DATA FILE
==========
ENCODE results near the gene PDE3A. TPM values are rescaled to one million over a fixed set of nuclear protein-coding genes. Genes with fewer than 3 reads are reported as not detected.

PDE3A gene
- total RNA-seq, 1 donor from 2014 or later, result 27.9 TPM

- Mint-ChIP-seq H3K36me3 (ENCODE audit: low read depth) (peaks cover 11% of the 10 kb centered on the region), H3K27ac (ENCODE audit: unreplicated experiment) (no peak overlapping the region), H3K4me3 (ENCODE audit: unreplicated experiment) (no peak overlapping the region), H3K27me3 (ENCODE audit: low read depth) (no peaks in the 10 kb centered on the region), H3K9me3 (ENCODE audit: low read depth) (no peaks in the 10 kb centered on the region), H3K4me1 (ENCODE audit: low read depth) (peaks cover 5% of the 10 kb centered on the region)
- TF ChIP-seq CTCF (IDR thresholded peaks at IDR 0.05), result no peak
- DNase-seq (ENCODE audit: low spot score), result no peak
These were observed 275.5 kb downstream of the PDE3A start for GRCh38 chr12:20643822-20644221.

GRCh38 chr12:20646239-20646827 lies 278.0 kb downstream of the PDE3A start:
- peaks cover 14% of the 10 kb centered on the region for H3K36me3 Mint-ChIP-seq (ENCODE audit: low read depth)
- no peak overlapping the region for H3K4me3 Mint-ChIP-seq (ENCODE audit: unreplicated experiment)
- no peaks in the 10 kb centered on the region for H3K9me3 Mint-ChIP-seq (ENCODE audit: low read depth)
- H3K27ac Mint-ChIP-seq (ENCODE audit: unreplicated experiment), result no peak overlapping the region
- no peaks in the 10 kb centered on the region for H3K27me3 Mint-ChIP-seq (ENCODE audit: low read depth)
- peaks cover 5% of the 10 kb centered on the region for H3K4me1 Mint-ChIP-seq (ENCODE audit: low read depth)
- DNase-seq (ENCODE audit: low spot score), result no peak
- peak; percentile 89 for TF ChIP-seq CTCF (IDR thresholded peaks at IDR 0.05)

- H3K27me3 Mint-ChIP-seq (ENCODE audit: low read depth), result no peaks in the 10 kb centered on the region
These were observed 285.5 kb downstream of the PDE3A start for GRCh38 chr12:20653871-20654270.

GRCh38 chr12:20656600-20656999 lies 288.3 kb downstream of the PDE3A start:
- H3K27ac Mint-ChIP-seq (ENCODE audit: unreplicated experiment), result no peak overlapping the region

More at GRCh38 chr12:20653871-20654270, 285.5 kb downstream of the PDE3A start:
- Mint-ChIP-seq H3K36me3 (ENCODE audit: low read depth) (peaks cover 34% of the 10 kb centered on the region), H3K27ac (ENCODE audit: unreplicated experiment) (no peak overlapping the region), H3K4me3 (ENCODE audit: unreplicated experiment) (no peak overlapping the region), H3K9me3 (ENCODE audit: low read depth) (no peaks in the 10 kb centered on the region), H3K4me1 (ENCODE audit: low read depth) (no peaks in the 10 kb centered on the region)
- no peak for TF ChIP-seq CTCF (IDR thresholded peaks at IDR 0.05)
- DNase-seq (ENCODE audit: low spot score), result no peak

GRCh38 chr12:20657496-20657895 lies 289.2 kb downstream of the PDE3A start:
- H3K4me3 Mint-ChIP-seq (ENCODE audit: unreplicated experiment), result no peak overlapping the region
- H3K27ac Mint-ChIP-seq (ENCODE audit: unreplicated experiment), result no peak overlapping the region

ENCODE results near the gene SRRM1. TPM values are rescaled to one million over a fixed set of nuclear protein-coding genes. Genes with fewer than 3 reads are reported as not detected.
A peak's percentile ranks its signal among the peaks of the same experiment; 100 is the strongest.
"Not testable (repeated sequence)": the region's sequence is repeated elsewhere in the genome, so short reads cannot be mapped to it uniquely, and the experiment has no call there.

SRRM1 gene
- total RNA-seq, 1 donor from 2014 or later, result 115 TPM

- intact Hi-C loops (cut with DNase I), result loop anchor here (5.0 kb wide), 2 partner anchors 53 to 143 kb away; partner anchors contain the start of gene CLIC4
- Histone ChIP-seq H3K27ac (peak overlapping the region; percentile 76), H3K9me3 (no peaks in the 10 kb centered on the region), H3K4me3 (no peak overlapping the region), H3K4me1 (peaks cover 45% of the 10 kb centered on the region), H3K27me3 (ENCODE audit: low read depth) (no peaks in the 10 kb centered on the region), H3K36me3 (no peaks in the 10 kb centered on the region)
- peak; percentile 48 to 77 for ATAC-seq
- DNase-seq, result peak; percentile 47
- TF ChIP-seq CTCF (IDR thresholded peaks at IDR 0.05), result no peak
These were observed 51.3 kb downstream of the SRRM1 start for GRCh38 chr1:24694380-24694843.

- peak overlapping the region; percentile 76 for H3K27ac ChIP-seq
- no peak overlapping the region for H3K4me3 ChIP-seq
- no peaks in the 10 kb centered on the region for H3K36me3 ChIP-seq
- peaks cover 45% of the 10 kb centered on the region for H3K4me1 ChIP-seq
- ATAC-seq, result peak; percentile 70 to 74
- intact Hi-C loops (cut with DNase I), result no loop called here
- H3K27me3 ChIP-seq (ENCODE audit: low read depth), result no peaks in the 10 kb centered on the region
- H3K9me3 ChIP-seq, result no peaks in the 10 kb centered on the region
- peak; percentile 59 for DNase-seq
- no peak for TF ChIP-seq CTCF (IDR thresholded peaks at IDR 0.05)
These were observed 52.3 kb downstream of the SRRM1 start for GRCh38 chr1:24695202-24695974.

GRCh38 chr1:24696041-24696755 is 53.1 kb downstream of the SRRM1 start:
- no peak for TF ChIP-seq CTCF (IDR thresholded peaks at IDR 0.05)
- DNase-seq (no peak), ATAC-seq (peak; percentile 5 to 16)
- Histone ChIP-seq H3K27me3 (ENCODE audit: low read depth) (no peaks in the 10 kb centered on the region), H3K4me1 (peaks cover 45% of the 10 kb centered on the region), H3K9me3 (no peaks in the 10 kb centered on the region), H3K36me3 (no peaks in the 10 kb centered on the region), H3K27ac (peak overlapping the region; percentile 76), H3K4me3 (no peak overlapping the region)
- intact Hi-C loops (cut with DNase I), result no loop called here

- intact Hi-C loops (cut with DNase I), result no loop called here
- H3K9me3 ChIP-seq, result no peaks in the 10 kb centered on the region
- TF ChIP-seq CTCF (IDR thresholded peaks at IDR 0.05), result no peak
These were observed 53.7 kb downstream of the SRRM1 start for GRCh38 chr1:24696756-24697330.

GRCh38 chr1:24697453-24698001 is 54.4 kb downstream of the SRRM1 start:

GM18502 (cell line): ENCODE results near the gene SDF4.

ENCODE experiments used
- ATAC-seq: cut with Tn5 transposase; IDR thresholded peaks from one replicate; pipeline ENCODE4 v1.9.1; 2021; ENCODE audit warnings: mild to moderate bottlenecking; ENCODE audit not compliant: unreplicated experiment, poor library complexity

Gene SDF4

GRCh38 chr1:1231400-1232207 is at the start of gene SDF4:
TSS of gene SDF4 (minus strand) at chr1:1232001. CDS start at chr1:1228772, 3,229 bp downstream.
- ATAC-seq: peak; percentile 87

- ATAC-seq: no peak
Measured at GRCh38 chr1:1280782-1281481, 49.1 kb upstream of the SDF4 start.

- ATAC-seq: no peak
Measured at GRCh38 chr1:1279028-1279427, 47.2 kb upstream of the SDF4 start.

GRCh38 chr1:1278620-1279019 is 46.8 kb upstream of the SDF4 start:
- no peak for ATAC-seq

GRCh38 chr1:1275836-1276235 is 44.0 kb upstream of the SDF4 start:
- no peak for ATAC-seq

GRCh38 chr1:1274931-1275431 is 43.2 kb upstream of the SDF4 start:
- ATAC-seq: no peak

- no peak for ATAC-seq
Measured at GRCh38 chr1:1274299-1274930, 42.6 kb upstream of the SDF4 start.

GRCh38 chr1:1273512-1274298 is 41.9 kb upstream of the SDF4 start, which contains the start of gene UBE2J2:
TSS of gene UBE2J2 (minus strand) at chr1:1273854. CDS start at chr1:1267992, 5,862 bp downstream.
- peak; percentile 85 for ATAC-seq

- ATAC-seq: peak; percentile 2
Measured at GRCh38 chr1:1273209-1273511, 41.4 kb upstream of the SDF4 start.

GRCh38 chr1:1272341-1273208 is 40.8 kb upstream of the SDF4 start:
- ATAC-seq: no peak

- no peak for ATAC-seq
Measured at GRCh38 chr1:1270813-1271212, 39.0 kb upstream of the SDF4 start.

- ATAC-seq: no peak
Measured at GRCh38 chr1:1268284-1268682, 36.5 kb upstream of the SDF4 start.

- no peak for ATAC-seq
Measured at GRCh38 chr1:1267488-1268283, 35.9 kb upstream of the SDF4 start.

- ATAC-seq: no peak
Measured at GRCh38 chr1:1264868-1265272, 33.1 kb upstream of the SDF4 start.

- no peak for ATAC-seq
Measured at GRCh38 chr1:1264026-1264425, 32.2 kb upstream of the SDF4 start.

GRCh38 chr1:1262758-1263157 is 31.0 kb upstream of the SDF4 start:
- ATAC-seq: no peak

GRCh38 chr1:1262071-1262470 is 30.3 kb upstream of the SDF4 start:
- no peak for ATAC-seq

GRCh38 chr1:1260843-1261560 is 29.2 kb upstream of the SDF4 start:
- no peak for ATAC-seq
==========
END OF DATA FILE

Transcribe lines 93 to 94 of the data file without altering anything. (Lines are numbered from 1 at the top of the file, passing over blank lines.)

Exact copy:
Measured at GRCh38 chr1:1264868-1265272, 33.1 kb upstream of the SDF4 start.

- no peak for ATAC-seq